See what they see, when they see it, with L-3 Mobile Vision's PatrolScout®
Until recently it simply hasn’t been possible to look, in real time, at what that dash cam is seeing in order to help before tragedy occurs
By Greg Bogosian
The following is paid content sponsored by L-3 Mobile Vision
Since the advent of in-car video systems, one central problem has always been present: while it’s true that the cameras can provide valuable information, they were limited to looking at events after the fact, oftentimes much later on when a supervisor retrieved from an officer’s patrol vehicle the physical media on which the video was stored.
This technology has helped to clear officers of wrongdoing and to find the perpetrator in those tragic cases when an officer is down, but until recently it simply hasn’t been possible to look, in real time, at what that dash cam is seeing in order to help before tragedy occurs.
I recently had the opportunity to demo a solution which makes that, and a lot more, possible: L-3 Mobile Vision’s PatrolScout® software. Designed as an add-on to their industry-leading Flashback in-car camera system, PatrolScout brings an entirely new set of possibilities to the day-to-day operations of public safety by allowing a dispatcher or supervisor (even one out in the field) to instantly view a live feed of what’s going on at a scene prior to the arrival of additional units, while simultaneously providing an exact physical location for units overlaid onto a detailed map.
Show and Tell
As we all know, sometimes the information we get from our dispatchers may not be accurate through no fault of their own: either the caller hasn’t given a clear picture of what’s going on or where, the circumstances may have changed between the call and our arrival, or the caller may simply have not had all the information needed.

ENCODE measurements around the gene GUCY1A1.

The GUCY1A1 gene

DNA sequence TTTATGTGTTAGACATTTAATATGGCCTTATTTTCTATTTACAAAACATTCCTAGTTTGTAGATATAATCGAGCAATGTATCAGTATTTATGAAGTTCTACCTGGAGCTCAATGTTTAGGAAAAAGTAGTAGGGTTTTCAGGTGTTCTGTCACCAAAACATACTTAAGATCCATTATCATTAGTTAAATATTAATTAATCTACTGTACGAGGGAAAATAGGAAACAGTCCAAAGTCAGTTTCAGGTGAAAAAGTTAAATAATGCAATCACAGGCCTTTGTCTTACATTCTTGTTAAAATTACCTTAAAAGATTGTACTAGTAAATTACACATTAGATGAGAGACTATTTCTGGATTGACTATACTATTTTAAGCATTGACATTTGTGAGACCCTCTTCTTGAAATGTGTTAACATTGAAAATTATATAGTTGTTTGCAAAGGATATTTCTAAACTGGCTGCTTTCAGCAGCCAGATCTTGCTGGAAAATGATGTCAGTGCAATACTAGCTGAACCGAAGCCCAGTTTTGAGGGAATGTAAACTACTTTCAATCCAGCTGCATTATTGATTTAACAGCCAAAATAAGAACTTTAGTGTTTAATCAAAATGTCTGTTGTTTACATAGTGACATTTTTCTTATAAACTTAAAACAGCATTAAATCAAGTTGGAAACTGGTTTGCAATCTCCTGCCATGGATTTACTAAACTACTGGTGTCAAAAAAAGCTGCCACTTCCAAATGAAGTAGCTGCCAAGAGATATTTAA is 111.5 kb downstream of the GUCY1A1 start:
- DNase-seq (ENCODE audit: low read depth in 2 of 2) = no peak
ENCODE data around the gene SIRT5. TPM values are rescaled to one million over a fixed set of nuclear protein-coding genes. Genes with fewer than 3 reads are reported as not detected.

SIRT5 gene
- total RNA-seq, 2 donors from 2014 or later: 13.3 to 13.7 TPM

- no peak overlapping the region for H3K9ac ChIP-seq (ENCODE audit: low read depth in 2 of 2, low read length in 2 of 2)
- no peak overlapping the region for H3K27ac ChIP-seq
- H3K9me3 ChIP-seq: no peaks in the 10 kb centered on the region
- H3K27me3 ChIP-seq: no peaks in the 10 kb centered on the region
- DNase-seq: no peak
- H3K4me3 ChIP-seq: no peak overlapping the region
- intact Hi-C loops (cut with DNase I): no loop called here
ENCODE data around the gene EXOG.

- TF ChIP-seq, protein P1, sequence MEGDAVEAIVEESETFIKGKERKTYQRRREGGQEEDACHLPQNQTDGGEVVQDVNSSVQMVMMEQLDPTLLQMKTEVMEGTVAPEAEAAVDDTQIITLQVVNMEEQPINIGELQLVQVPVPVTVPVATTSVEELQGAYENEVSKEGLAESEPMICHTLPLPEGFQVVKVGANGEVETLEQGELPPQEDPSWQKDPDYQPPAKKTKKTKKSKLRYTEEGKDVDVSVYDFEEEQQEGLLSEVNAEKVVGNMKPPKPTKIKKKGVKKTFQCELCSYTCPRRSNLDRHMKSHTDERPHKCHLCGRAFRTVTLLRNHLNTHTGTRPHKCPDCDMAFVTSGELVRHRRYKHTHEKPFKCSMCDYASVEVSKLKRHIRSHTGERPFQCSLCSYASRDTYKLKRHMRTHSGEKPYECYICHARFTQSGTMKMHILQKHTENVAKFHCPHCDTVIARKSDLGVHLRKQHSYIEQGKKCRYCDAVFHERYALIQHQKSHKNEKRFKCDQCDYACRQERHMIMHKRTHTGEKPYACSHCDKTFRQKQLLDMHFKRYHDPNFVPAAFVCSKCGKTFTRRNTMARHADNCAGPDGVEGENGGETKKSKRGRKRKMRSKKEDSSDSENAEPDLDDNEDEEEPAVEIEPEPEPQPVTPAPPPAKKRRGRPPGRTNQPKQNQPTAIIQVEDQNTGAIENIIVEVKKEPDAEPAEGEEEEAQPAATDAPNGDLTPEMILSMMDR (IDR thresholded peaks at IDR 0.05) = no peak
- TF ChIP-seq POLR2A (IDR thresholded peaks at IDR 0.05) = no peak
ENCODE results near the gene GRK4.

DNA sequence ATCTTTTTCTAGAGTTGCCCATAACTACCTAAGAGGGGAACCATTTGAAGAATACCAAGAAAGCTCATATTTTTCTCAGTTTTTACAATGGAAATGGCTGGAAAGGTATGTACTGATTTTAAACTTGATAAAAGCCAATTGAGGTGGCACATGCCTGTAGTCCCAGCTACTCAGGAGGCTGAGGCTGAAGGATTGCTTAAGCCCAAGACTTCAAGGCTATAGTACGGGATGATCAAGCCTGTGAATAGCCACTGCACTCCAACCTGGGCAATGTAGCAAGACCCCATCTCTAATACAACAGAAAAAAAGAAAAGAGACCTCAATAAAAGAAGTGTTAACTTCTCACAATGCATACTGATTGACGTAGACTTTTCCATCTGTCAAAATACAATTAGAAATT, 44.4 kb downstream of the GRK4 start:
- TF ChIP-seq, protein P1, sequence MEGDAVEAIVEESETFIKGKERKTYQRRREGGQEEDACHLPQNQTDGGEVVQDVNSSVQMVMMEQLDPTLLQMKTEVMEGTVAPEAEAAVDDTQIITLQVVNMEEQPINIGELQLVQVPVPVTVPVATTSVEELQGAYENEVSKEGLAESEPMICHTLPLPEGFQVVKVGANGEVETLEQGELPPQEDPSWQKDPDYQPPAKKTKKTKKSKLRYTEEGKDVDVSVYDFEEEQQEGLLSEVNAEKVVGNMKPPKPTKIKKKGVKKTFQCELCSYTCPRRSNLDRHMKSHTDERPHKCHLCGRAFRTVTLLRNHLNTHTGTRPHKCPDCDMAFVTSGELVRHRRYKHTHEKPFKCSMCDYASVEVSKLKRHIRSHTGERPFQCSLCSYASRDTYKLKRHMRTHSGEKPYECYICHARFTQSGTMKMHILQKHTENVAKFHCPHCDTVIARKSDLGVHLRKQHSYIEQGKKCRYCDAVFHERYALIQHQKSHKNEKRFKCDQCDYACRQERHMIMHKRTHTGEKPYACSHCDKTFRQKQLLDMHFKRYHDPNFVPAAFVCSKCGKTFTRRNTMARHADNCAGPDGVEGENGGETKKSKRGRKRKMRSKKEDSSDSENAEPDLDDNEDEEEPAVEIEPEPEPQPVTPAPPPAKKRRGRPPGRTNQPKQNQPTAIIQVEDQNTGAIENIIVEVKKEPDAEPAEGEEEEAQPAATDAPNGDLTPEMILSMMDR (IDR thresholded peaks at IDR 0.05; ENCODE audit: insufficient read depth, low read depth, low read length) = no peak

When we do get to the scene, the term “fluid and dynamic” has often been used to describe any call we handle; I’ve personally seen EDP calls, for example, turn from mild into life-threatening in the blink of an eye. What PatrolScout enables is a much broader capability to communicate from the scene to dispatchers, supervisors, and fellow responding officers what exactly is going on.
Traditionally we’ve done this by radio, but let’s face it: that’s often very limited, either because we’re trying to describe what’s going on at the same time as we’re dealing with it, we can’t talk because of the severity of the situation, or there simply isn’t enough time to communicate all of the pertinent details.
With PatrolScout, the ability to pull up a live feed over your agency’s existing mobile data infrastructure (such as the cell network which you’re currently using to send data to your MDTs, for example) provides a far broader overview of any given situation without the need to interrupt the actual response to transmit information about it. This can be achieved either through the officer pressing a “Watch Me” alert button on the PatrolScout interface, which pops up a notification on the dispatcher/supervisor’s screen and starts transmitting, or on-demand through any enabled Web browser logged into the PatrolScout service.
Live Feed Scenarios
Finally, in those scenarios in which we are faced with a critical response, either due to a large-scale or high-impact incident or because an officer has been assaulted or is down, having the ability to view what’s going on, as it happens, from multiple angles as different patrol units converge upon a scene is invaluable simply because visual information conveys far more, and more rapidly, than a radio transmission ever could.
When those incidents happen — and they do happen — the ability to efficiently assess is often the key to whether we can effectively respond. Seeing and reporting has always been the gold standard, and the ability to now do that from afar, and from multiple perspectives, can only enhance our ability to protect our communities while keeping our personnel as safe as possible. L-3 Mobile Vision’s PatrolScout makes that possible, in a user-friendly interface with very little learning curve, and will bring the eyes of the officer to those who need to see it most, when it’s most critical that they do so.
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